Extracts from Charlotte’s letters will describe her marriage to Arthur and her honeymoon in Ireland. The production will close with an account of Arthur’s life following Charlotte’s death in 1855 and his return from Haworth to Banagher in 1861, up to his death in 1906.The event will be performed by the Martello Tower Players from Banagher, All proceeds from the evening will go towards the new Offaly Archives recently completed in the Axis Business Park, Clara Road Tullamore. Tickets are €12 each and can be obtained from Offaly History Centre. Telephone: 05793 21421 or email: firstname.lastname@example.org and James Scully, Banagher
Banagher’s Cuba Court (now demolished) is said to date from the 1730s and may have been constructed by one George Frazer, a former Governor of Cuba and perhaps to a design of Sir Edward Lovett Pearce. The house was unroofed in 1946 because, like so many Irish houses, it was ruined by the policy on rates at the time. If the abolition of rates in 1977 was disastrous for the National Debt and local government at least, it may have contributed to the saving of many Irish houses.
Towards the end of the eighteenth century Cuba was the home of Denis Bowes Daly. Bowes Daly was a prominent member of the local ascendancy. Prior to his death in 1821 he had leased Cuba Court to the Army Medical Board as of 1804 on a 61-year lease. The building was but little used as a hospital and the Medical Board was quite happy to give it up to the Commissioners of Education for the purpose of the Royal School. In 1819 the school had some forty pupils. The then headmaster, Thomas Morris, was succeeded by Revd Alan Bell in 1822. Bell purchased the headmastership from Morris for £1,000.
Alan Bell was at the time master of a classical school in Downpatrick and was the son of a County Antrim farmer. He graduated from T.C.D. in 1814. One of his assistant teachers in the late 1830s was Arthur Nicholls, a nephew and a past pupil of Banagher school. Alan Bell died in 1839 and was succeeded by Revd James Hamilton. After a succession of school masters James Adamson Bell, son of Revd Alan Bell, was appointed in 1848 – at the age of 21. The later agreed, at an inquiry at Tullamore in 1855, that he had not the experience at the time to run the establishment. He graduated from T.C.D. with a B. A. in 1847 and in 1852 became a clergyman. The school improved under his management and had 36 pupils in 1852.
Arthur Bell Nicholls
Arthur Bell Nicholls was born of Scottish parents in County Antrim in 1818. He was orphaned early and subsequently brought up by his headmaster uncle in Banagher. He graduated from T.C.D. in 1844 and became curate of Haworth in 1845. It was at Haworth in the West Riding of Yorkshire that he met Charlotte Bronte, daughter of Patrick Bronte, a clergyman at Haworth. Charlotte was born in 1816 and at 31 published an extremely successful novel, Jane Eyre. Her sister, Emily, had earlier published Wuthering Heights. Bell was two years younger than Charlotte and was said to be very serious, almost grave, reserved religious young man of strong convictions – highly conscientious in the performance of his parish duties and narrow in his ideas. Phyllis Bently in her book The Brontes and their World described the marriage proposal and acceptance as follows:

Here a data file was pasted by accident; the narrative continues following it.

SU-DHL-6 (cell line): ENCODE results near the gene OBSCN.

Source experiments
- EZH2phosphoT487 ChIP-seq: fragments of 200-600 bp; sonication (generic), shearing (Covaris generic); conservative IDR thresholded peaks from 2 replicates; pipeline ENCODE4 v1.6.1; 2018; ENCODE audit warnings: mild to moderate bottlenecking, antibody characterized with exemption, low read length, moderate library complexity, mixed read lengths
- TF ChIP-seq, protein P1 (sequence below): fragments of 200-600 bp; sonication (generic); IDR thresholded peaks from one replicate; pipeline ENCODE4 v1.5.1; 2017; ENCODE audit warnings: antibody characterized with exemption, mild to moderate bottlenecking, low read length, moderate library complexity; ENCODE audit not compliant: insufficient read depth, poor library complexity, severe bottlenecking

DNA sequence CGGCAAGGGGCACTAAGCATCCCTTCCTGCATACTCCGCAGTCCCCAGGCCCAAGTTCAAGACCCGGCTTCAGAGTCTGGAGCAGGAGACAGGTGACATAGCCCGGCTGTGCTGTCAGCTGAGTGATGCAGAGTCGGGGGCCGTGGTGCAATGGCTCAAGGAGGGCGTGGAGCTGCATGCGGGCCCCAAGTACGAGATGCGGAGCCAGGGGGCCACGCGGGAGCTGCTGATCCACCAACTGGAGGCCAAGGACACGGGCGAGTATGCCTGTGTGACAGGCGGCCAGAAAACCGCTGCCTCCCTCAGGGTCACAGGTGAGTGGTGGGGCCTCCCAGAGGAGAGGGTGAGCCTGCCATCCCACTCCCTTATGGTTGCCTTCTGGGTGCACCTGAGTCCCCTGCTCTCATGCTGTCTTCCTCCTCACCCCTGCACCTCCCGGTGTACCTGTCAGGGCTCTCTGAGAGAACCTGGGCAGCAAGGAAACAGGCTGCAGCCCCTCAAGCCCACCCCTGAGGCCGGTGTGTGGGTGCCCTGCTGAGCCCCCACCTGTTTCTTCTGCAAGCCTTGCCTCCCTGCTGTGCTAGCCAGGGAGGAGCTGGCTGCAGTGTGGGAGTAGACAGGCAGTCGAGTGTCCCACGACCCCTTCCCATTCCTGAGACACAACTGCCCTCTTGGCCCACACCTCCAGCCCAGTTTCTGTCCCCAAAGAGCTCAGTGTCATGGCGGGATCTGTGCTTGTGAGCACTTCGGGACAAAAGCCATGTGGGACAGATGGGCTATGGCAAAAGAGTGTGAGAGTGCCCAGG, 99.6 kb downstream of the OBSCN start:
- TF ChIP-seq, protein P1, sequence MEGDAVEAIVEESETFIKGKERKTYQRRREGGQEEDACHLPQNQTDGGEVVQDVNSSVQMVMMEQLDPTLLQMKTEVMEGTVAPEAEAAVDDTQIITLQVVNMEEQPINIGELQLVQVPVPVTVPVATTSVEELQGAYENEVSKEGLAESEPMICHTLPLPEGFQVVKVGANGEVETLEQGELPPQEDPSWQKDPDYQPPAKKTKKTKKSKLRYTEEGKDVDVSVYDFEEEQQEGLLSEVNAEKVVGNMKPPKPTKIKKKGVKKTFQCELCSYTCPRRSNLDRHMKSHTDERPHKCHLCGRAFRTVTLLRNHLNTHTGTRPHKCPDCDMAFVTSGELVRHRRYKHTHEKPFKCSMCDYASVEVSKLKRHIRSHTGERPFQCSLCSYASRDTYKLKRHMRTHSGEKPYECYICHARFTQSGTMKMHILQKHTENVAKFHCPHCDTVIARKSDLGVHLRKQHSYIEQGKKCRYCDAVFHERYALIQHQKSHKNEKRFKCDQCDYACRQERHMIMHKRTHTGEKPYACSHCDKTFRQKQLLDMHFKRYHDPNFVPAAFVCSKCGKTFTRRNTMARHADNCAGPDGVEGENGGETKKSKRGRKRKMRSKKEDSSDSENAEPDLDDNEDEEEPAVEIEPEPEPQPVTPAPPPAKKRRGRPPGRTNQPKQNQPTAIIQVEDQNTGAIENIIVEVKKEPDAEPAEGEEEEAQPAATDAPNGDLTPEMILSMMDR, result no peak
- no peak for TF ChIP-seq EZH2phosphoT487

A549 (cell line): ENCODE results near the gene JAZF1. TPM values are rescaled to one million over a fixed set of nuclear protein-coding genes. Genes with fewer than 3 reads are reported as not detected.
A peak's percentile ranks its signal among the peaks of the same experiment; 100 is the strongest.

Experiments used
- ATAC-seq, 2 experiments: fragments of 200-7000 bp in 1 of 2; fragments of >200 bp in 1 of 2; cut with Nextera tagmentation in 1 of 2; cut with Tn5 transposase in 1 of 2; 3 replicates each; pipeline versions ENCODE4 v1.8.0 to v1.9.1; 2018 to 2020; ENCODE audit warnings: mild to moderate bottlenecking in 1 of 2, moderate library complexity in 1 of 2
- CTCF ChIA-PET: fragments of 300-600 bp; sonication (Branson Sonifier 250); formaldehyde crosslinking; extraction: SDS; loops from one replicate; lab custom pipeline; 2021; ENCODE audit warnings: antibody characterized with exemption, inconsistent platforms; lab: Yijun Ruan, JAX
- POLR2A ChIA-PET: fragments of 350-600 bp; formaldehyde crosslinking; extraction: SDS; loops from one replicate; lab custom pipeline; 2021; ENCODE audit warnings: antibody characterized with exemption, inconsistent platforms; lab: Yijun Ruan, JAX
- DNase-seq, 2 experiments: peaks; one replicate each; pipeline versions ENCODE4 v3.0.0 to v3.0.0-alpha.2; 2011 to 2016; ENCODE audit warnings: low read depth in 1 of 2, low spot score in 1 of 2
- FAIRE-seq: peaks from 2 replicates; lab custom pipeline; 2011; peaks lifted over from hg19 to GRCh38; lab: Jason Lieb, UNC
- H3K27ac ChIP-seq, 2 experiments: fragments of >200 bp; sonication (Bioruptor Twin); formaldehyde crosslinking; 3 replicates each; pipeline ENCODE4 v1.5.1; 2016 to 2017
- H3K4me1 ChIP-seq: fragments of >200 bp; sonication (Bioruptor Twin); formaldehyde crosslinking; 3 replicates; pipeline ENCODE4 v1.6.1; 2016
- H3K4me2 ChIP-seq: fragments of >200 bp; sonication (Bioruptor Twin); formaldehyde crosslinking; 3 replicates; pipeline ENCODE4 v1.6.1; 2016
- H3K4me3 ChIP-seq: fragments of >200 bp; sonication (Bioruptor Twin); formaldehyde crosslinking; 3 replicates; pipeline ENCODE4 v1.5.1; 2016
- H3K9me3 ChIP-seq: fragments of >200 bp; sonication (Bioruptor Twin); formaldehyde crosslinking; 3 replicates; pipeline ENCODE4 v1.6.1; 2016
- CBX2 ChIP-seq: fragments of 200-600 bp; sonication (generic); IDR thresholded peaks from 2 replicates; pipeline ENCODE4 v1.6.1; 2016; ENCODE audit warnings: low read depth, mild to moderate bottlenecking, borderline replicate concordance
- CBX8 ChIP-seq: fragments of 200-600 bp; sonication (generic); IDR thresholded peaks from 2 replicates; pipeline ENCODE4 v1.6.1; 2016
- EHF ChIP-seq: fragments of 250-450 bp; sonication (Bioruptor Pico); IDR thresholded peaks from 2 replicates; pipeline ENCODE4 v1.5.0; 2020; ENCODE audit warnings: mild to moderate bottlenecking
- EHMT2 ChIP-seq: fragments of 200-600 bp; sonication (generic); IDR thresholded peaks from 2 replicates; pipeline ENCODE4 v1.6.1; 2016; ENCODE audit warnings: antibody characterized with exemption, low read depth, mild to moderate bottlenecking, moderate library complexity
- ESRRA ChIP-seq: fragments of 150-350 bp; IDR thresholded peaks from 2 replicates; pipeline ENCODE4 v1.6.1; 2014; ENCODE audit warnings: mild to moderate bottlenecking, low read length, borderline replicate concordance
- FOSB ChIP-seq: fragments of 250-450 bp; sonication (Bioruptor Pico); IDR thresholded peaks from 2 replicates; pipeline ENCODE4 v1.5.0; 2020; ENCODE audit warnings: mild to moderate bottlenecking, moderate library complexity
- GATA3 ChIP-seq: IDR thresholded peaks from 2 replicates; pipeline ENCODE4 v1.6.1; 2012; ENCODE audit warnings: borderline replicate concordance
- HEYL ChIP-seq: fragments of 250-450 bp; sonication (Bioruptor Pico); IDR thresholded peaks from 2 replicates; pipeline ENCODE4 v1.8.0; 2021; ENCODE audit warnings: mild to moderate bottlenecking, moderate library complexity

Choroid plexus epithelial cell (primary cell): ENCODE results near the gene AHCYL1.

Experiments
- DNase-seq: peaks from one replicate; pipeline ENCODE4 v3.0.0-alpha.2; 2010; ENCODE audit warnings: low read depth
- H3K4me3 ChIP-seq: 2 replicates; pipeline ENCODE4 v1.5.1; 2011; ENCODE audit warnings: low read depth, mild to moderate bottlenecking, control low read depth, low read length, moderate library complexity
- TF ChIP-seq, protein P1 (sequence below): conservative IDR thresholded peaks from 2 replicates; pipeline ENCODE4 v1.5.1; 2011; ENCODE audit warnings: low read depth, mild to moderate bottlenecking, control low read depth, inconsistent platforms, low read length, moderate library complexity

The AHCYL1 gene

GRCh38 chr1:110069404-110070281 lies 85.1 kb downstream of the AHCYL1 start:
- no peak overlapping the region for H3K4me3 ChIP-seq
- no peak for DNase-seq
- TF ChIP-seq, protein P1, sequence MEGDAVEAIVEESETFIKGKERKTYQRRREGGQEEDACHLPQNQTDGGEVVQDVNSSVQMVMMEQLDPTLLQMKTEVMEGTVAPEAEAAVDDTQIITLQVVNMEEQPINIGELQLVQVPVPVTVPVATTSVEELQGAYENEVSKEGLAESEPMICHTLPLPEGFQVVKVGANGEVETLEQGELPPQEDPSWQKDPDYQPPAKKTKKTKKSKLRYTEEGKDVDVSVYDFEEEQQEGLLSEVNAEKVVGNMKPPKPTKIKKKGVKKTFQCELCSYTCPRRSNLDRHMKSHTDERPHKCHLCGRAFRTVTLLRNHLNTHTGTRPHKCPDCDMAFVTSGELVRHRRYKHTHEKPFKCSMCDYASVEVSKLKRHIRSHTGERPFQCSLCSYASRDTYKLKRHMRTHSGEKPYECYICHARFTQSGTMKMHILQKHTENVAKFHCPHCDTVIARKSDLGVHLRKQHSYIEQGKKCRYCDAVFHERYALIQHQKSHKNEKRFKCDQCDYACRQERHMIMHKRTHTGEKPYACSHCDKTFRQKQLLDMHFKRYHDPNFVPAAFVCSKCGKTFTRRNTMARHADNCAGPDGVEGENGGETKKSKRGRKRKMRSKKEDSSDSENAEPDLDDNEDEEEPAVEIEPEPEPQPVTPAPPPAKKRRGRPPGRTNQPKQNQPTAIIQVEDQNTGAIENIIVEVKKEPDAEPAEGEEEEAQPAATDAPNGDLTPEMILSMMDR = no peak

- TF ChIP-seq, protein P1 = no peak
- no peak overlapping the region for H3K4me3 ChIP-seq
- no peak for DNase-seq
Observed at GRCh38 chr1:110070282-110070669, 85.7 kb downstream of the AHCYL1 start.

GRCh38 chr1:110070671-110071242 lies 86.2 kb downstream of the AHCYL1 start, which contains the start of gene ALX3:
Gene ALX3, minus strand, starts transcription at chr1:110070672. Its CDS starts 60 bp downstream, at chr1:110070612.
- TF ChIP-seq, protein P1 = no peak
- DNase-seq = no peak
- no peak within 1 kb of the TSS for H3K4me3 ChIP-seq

‘For some time Charlotte had been uneasily aware of constraint and awkwardness in Nicholl’s behaviour in her presence, and when one evening in December 1852, just after the disappointing reception of Villette by George Smith, Nicholls on leaving Mr. Bronte’s study tapped on the parlour door, she guessed in a flash what was coming. But she had not realized how strong his feelings for her were. Pale, shaking from head to foot, speaking with difficulty in a low but vehement tone, Nicholls made her understand what this declaration meant to him. She asked if he had spoken to Mr. Bronte; he said, he dared not. She half led, half pushed him from the room, promising him an answer on the morrow, then went immediately to her father with news of the proposal. Mr. Bronte was furious. Charlotte’s own accounts of this courtship and eventual engagement, given in her letters to Ellen Nussey as it went along, could not be bettered in the finest novel in the world. Mr. Bronte’s jealous fury, expressing itself as snobbish resentment – a curate with £100 a year marry his famous daughter! Mr. Nicholl’s stubborn passion, which almost unseated his reason – he would not eat or drink; stayed shut up in his lodgings at the Browns’ (though he still took poor old Flossy out for walks); broke down in the Communion Service, while the village women sobbed around; was rude to a visiting Bishop; resigned his Haworth curacy and agreed to remain till Mr. Bronte found another curate; volunteered as a missionary to Australia but finally took a curacy at Kirk Smeaton, in the West Riding itself. Charlotte, exasperated by Nicholl’s lack of the qualities she desired in a husband, infuriated by her father’s ignoble objections to the match, conscious of the absence of alternatives. The villagers, torn between opposing parties – some say they would like to shoot Mr. Nicholls, but they gave him a gold watch as a parting present. What a tragic drama – or a roaring comedy, depending on its result. Love, coupled with Charlotte’s loneliness and Mr. Bronte’s dissatisfaction with his new curate, Mr. De Renzi, triumphed.